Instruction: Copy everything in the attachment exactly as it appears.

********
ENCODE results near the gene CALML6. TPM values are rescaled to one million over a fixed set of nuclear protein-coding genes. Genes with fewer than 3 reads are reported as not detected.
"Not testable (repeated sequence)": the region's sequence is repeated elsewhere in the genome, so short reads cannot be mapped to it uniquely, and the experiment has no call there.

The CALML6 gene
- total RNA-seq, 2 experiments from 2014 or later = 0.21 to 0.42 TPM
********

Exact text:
ENCODE results near the gene CALML6. TPM values are rescaled to one million over a fixed set of nuclear protein-coding genes. Genes with fewer than 3 reads are reported as not detected.
"Not testable (repeated sequence)": the region's sequence is repeated elsewhere in the genome, so short reads cannot be mapped to it uniquely, and the experiment has no call there.

The CALML6 gene
- total RNA-seq, 2 experiments from 2014 or later = 0.21 to 0.42 TPM